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Admission is Just the Beginning

It’s the time of year when college acceptances start to roll in! Proud parents are all over social media sharing not only where their students are being accepted, but where they are choosing to take their talents. (Check out that NBA phrasing.)

Before you make the decision and send in your deposit and orientation fee (usually around May 1), let me give you some pointers. Tassel to Tassel is all about being college read. However, as you decide about your choice for the next 4 years, make sure your college is ready for you. Here are a few things to consider and stats to check as you make your decision:

  • Graduation statistics not only for the university, but for your department and major

  • Student : teacher ratio in your department (esp. for freshman courses like math and chemistry)

  • Licensure/Employment percentages for graduates in your chosen profession

  • The value of your degree (and perhaps starting salaries after graduation)

  • Average student debt at graduation

Having this knowledge isn’t suggested to change your mind about where you want to attend college, but to be informed about what you’re dealing with and what you may need to do as you move through school. This may be particularly important for you if you’re part of a special population (minority students on majority campus, veterans, first generation, etc.). My goal is for you to know what common challenges students in your position often face so you can be prepared with the resources you need to stay ahead of the curve.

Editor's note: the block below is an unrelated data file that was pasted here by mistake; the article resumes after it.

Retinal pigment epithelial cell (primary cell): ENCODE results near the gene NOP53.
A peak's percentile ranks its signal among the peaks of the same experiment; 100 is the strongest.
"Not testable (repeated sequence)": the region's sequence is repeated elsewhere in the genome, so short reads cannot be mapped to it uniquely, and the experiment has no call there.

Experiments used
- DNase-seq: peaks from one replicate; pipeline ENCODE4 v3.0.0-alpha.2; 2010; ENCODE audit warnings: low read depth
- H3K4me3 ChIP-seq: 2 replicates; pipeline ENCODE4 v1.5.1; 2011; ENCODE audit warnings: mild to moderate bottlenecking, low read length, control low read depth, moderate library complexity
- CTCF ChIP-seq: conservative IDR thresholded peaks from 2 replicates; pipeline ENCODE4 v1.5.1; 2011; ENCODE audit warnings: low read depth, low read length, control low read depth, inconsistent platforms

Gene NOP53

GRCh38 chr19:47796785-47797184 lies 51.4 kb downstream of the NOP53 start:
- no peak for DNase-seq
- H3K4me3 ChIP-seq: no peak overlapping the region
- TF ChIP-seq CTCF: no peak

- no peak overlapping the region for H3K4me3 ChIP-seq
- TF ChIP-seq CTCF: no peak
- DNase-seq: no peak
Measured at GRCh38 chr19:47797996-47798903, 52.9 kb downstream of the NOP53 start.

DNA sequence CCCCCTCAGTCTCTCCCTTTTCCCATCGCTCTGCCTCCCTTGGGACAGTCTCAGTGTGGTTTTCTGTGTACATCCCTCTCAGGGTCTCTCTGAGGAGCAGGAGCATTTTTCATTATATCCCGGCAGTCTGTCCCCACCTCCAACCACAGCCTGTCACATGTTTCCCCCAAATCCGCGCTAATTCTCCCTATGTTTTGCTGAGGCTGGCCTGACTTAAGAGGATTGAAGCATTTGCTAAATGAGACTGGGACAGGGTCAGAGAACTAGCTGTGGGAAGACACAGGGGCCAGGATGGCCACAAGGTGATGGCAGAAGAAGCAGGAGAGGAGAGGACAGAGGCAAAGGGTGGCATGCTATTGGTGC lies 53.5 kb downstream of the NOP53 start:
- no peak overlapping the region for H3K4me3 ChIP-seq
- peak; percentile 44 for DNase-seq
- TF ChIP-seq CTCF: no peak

Once you select a school and agree to enroll, there are others things for you to do. Your chosen institution will begin to communicate with you using your school email and there will be a lot of things for you to keep track of. To stay on top of your business, here are three things to do:

  • Check your school email daily. Important action items and deadlines will be in the communication.

  • Use the student portal to do things like check your housing, meal plan, account, financial aid, etc.

  • Ask questions.

As you work through your new role as college student – doesn’t that sound good – get guidance from your parents. They are there to coach and help you, but taking care of your business is your responsibility, first. Learning to navigate your experience now is good practice for your freshman year.

Okay, let’s get #CollegeReady!


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